He is the third president in less than 10 days, following the removal of Martín Vizcarra and the forced resignation of Manuel Merino due to the repression of street protests.
The intellectual Francisco Sagasti, from the centrist Purple Party, sworn in as new president of Peru, the fourth in less than three years, with enormous challenges ahead, but with the support of the outraged citizens who brought down his short-lived predecessor, Manuel Merino.
The 76-year-old engineer and academic was sworn in at a plenary session of the unicamera Congress, which seeks to end the political crisis in the Andean country.
“It is not a moment of celebration, we have too many problems, tragedies and difficulties (…). It is a moment to ask ourselves where it was that we lost our way, “Sagasti said on Monday after being elected as the new head of Congress.
His election as head of Congress, in a vote in which he was the only candidate, automatically made him the new president of Peru, the third to hold office in eight days.
“It is a very good choice for Francisco Sagasti as president,” political analyst Augusto Álvarez Rodrich told AFP. “His election helps to build a moment of political and economic stability, he has good prospects,” he added.
“All young people feel that we have made a small achievement, but it’s not enough. This president has to do something to maintain democracy, but as of April, after the elections, it depends on us, “said Geraldine Aldave, a 22-year-old fashion designer.
The crisis was unleashed on November 9 by Congress itself, when he dismissed in a blitzkrieg impeachment President Martín Vizcarra, of the center-right Peruanos Por el Kambio party, on charges of alleged corruption when he was governor in 2014.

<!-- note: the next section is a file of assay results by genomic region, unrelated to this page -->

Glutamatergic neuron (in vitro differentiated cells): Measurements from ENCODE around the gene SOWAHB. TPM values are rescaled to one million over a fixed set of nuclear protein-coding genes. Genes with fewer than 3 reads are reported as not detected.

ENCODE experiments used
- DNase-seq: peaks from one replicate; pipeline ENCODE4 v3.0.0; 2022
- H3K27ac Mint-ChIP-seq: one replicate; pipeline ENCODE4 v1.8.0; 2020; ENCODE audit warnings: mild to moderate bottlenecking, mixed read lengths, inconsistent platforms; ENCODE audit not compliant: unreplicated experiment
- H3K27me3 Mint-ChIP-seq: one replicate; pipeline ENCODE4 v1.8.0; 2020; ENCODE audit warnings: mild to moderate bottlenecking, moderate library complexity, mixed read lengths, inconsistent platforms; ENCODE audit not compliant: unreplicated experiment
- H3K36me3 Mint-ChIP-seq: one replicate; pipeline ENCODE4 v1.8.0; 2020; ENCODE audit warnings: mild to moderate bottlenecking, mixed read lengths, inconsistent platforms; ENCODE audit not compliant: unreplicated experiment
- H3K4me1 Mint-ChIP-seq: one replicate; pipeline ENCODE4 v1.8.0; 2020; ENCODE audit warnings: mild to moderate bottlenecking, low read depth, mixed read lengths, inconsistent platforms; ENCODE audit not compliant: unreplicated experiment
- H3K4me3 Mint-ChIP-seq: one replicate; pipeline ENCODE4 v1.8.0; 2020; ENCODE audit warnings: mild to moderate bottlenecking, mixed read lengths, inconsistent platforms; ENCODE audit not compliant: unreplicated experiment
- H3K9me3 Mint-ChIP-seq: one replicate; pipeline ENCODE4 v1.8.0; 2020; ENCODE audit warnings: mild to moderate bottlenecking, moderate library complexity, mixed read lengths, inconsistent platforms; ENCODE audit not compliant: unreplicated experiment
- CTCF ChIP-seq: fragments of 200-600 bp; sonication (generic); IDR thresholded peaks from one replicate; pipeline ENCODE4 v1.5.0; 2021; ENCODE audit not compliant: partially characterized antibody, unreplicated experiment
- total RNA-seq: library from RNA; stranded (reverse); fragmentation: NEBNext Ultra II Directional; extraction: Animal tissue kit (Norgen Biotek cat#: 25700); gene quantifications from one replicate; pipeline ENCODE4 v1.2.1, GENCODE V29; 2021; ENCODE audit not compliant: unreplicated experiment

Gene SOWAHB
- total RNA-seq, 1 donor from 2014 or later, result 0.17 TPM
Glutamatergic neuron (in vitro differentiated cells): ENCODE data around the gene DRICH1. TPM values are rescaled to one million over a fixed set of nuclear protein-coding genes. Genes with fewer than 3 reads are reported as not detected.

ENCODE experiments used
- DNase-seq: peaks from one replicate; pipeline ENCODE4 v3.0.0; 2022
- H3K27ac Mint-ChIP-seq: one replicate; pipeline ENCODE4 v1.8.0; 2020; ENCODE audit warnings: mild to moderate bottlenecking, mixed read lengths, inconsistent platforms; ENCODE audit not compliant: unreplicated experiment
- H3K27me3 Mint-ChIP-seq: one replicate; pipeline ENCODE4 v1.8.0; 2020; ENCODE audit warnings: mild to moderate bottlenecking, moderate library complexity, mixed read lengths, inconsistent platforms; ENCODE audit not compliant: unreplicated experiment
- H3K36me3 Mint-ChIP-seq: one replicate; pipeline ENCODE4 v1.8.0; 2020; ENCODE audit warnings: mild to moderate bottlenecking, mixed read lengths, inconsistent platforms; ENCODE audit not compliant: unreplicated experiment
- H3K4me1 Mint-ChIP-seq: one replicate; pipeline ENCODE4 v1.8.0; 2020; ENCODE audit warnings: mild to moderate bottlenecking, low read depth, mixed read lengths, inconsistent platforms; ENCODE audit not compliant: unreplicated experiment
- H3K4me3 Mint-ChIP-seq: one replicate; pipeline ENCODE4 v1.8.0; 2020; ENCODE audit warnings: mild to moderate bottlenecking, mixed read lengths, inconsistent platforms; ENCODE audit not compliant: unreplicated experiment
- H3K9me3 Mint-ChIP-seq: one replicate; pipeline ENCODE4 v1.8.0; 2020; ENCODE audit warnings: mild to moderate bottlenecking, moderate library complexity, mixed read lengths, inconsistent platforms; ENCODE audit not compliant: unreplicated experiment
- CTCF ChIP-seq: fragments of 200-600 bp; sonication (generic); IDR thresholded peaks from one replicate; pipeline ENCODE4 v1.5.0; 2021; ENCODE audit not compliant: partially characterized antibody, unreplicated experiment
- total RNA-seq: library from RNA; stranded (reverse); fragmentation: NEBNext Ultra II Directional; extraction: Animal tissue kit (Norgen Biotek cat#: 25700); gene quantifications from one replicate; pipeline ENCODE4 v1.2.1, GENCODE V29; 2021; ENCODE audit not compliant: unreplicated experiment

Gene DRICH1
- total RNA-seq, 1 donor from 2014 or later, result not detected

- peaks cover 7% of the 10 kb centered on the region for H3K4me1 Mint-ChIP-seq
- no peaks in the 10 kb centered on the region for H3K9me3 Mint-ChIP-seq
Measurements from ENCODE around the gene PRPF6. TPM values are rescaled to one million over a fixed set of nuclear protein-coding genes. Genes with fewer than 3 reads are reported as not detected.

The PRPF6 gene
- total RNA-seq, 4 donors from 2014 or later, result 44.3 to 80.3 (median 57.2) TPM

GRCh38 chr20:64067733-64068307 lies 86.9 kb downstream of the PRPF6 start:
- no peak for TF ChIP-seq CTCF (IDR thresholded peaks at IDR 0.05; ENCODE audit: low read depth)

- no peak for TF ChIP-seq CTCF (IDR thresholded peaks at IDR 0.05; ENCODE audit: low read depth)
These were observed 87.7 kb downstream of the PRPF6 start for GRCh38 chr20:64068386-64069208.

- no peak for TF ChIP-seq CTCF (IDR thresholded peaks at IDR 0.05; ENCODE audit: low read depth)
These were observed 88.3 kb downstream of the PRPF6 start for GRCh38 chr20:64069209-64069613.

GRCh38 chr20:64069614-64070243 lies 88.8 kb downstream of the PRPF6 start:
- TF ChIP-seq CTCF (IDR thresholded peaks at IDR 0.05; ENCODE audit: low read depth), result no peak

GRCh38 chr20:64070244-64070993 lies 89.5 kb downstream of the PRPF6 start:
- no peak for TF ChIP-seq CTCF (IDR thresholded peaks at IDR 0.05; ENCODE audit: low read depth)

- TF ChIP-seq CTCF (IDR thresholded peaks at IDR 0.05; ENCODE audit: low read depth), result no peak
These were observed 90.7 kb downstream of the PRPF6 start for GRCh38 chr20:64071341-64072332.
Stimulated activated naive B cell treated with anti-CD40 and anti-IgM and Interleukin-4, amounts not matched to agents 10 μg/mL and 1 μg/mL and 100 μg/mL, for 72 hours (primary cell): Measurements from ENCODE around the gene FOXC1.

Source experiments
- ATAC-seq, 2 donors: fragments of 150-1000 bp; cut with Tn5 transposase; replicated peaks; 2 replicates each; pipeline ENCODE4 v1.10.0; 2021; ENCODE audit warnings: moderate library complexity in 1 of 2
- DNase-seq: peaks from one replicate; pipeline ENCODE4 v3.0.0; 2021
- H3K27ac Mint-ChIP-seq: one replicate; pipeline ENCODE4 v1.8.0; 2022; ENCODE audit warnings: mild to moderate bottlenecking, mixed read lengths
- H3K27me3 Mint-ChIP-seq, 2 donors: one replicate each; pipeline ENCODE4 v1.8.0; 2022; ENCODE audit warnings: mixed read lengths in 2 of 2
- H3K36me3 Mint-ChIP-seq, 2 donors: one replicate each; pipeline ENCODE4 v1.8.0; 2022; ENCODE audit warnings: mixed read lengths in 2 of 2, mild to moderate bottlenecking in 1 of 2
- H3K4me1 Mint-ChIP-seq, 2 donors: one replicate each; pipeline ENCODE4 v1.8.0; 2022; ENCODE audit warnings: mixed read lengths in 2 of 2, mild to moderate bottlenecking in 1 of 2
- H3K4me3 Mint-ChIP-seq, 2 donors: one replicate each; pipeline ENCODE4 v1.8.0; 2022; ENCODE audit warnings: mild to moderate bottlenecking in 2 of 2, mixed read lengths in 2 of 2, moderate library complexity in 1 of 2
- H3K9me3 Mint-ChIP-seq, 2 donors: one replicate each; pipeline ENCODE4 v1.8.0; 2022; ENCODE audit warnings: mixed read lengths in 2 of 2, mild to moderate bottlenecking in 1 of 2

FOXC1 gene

This complaint is now being investigated by the Prosecutor’s Office, and the Justice prohibited the former president from leaving Peru for 18 months.
The next day the head of Parliament, Manuel Merino, also from the center-right, took the reins of the country. but thousands of outraged citizens, mainly young people, took to the streets to protest against what they called a “coup”.
The protests, which lasted for five days, fwere violently repressed by the police, with two dead and more than a hundred injured on Saturday night.
The Sagasti Morado Party bench was the only one that voted en bloc against the removal of Vizcarra, which made it clear that he now heads the new transitional government that should lead the country until July 28, 2021, day of the bicentennial of Peruvian independence.
The presidential and legislative elections are called for next April 11.
Sagasti’s choice was greeted by hundreds of protesters gathered outside the Congress building and by passersby and motorists throughout Lima and other cities.
The priorities for his eight-month interim presidency -said Sagasti- will be the coronavirus pandemic -the country accumulates 930,000 infections and 35,000 deaths-, the economic recession, the fight against corruption and insecurity, in addition to conducting clean elections.
It is an agenda similar to the one promoted by Vizcarra, who welcomed Sagasti’s election, stating that he “will be able to support the difficult situation the country is experiencing.” Before, the dismissed president had denounced Merino’s lack of “legality and legitimacy”.
Abandoned by Congress, Merino resigned on Sunday, five days after taking office, cornered by massive protests in which 24-year-old Inti Sotelo and 22-year-old Jack Pintado died, now popularly called “Heroes of the Bicentennial”.